Steering is accurate and properly weighted, and allows the car to easily go where you want it. The TLX takes corners with ease and little body lean. There's no need for super bolstered seats as the TLX doesn't toss you around unless you make it.

The car's waterfall dashboard gives the interior a spacious feeling.Photo courtesy of Acura

Acceleration from its 2.0--liter turbo-four is plenty for daily drivability, and even when you want to go have a riot behind the wheel on the weekend. The engine is paired with a 10-speed automatic transmission that delivers the 272 horsepower and 280 pound-feet of torque smoothly and relatively efficiently. Changing to the Sport drive model gives the TLX noticeably shorter shifts and changes up the throttle response and damping capability, and tightens up the steering. It's a proper Sport mode.

While you're at speed, or idling, there's a lot to take in on the driver's information display. Smartly, Acura has put the necessary information front and center. If you're looking for your trip meter, fuel efficiency, or odometer information, you're doing to need to look to the smaller area of the screen. While you might strain your eyes to see it, you don't really need the info displayed there on-the-go.

There are folks out there that complain about the Acura touch interface for the infotainment system controls. Spend some time with them and sincerely get to know them and they suddenly become incredibly easy to use. Just remember, unlike a mouse, there's no swiping to move the selector. It's a touch-for-touch system like on an iPad.

The touch pad interface and wireless device charging are well placed.Photo courtesy of Acura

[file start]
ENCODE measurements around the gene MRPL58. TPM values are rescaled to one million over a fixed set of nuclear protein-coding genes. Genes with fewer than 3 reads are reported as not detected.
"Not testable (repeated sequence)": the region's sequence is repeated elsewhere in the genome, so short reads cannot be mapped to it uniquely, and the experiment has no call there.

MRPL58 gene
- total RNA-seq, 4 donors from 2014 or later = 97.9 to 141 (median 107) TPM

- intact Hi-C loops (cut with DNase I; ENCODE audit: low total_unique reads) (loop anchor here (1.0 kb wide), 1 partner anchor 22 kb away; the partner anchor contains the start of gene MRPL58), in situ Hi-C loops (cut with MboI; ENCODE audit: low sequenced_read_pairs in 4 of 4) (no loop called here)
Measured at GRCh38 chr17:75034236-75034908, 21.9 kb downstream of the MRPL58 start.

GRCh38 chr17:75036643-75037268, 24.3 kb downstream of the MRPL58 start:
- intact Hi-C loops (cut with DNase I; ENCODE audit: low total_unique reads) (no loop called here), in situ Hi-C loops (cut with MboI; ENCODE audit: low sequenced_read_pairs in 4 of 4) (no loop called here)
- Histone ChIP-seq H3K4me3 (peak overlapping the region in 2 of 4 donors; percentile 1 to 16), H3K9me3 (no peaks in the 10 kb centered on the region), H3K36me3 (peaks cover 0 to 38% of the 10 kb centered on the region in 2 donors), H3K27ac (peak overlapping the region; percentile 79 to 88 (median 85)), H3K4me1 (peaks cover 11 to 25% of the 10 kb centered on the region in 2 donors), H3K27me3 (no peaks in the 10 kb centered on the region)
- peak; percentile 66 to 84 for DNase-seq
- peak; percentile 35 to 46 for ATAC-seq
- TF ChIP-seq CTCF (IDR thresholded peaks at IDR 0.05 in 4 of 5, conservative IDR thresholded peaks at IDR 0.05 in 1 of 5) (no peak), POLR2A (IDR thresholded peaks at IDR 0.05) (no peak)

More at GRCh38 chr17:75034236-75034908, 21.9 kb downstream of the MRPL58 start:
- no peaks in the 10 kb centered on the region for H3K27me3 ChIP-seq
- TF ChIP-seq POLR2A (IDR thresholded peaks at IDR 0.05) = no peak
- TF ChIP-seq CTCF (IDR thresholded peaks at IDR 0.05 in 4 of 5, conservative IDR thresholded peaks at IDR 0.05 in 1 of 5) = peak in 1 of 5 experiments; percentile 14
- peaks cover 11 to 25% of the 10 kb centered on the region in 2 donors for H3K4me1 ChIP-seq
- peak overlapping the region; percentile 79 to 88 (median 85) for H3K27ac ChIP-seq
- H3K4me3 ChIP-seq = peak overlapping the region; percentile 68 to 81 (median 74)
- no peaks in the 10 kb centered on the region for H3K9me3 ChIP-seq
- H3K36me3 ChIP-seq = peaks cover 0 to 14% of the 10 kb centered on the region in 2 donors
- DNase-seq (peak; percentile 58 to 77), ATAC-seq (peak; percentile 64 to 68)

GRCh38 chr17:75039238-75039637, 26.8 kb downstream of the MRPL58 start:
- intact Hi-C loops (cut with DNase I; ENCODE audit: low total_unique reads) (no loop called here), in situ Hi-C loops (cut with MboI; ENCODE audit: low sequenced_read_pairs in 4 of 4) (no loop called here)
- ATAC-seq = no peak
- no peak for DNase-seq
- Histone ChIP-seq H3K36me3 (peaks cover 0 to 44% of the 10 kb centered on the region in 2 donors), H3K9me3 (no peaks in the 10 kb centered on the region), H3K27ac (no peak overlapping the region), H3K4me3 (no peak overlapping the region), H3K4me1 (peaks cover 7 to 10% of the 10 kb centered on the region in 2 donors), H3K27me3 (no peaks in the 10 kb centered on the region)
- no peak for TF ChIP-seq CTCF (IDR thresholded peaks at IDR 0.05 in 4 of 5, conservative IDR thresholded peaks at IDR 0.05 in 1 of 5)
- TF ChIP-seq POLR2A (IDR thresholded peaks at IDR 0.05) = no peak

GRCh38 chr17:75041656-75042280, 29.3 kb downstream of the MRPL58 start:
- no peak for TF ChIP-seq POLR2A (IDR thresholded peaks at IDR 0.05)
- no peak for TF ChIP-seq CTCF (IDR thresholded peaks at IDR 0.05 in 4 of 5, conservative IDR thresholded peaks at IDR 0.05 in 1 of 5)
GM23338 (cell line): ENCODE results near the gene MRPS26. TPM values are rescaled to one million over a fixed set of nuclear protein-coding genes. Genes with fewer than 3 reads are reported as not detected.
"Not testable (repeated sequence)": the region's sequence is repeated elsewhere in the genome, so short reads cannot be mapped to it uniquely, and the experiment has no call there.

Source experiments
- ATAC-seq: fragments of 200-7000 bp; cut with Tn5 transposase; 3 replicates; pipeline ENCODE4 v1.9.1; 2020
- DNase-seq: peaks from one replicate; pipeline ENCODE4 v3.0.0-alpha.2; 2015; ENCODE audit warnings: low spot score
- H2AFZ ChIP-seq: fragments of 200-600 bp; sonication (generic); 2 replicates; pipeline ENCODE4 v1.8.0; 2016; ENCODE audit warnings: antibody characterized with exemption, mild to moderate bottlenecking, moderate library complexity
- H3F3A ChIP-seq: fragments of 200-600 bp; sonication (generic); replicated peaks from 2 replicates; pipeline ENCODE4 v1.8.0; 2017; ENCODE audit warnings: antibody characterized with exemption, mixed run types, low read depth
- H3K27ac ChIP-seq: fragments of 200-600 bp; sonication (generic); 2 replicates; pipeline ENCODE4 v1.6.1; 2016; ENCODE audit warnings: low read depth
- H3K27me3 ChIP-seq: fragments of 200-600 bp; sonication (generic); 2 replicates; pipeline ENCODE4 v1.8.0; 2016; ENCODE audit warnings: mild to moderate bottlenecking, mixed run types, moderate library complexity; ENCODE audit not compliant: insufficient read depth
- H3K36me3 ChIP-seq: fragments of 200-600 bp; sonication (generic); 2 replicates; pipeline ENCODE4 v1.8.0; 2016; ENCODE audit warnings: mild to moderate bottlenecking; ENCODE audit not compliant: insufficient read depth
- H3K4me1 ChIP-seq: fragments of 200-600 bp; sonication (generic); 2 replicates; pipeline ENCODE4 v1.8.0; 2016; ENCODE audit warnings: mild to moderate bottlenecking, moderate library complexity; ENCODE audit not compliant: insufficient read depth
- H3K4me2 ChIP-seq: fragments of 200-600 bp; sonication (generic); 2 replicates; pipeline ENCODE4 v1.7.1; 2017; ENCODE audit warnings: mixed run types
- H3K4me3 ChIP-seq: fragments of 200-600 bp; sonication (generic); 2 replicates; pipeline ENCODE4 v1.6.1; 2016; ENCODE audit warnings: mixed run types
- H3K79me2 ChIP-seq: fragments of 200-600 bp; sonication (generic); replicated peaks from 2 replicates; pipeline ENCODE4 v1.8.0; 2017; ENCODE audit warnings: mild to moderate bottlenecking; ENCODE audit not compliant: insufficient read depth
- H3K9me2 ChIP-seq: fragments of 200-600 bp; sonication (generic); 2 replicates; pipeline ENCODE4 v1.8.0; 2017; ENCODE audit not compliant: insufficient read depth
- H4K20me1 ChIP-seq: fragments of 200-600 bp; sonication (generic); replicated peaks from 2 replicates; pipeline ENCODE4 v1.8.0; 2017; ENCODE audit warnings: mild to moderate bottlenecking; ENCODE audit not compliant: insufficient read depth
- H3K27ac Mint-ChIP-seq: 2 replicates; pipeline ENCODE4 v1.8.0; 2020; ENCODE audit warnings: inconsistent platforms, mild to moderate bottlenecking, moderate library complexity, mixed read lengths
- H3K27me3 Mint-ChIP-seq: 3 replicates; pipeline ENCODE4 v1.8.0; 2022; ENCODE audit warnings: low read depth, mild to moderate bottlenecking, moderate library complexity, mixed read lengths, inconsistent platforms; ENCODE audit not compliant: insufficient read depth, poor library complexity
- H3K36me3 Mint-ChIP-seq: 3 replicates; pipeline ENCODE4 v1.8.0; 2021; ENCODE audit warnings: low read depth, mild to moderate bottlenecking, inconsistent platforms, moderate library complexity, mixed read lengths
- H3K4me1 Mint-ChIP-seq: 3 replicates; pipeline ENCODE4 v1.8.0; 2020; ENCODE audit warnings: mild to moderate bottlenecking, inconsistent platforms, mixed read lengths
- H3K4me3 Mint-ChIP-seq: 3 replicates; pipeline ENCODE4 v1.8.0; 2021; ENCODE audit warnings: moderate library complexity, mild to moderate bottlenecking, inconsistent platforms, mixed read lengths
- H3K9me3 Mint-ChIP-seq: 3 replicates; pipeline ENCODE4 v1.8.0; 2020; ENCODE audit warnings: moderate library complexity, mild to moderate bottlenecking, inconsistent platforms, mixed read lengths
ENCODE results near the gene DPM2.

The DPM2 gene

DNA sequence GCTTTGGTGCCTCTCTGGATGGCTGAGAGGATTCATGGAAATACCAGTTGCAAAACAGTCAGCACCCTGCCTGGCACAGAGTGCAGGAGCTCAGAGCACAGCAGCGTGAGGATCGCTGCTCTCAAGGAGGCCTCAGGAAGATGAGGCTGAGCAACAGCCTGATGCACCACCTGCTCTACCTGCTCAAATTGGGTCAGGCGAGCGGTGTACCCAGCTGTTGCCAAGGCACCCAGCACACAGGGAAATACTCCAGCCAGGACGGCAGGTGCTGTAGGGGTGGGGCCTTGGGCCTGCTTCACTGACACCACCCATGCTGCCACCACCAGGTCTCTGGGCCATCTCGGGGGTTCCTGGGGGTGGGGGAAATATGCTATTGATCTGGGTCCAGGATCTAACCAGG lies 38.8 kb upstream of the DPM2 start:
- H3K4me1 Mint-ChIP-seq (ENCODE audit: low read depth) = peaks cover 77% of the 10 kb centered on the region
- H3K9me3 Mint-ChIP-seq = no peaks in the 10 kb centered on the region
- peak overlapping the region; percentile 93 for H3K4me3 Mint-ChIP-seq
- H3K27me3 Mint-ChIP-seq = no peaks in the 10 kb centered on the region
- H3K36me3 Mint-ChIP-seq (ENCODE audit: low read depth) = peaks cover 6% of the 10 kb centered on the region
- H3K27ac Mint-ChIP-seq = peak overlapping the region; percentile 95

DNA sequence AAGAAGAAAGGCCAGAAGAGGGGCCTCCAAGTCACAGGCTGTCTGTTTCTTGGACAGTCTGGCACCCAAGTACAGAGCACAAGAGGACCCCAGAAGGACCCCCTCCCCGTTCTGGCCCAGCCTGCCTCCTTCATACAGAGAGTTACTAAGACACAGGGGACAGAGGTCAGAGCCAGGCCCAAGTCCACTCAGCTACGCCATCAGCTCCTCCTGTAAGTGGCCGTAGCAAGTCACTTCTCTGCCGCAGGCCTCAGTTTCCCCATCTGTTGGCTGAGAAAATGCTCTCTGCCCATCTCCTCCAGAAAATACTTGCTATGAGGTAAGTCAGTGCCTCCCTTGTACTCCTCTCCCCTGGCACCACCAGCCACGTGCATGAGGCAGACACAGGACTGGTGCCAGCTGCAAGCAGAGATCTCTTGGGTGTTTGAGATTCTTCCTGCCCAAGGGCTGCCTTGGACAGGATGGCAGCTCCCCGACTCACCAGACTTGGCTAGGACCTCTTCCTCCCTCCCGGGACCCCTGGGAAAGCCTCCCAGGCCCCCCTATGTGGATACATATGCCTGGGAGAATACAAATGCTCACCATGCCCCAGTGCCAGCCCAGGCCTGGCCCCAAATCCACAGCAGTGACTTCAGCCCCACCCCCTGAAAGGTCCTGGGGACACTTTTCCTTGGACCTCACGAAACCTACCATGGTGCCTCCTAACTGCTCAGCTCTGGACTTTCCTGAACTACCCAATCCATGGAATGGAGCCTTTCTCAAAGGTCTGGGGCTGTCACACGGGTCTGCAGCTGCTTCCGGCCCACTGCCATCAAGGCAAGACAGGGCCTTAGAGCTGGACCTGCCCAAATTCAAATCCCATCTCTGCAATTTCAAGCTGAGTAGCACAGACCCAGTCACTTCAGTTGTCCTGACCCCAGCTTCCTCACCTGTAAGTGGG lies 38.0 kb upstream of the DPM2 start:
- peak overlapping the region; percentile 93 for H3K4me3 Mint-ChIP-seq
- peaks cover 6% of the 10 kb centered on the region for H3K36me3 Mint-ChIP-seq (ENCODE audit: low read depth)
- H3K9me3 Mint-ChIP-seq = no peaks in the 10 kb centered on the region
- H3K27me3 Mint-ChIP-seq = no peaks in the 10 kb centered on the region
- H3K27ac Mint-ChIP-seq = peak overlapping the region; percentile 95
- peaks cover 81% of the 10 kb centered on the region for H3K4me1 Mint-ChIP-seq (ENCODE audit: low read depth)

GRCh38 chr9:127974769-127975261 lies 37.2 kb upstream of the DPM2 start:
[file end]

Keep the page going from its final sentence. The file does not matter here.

The space where Acura has elected to fit the wireless device charger is also its own type of genius. It's below the center console bump out wrist rest for the touch interface, which holds it in place when carving corners, and keeps it close enough to the driver that you can look down and see what alert has popped up if you're not using Apple CarPlay or Android Auto at the time.

Acura's long list of standard and available safety and driver assist features help keep you going down the road without nagging. The car also has Acura's new airbag technology for the front seat passenger.

Pricing for the TLX starts at $37,500. As tested, the car was nearly $50,000. The TLX blows away its closest premium competition by a mile. Maybe more. It's also a lot better at $48,000 than what you'll find in many other luxury cars for the same price.

Most importantly though, Acura has put significant daylight between its Honda brother, not just in price, but also in materials, drivability, maneuverability, and design. That's a big step in the right direction for the brand.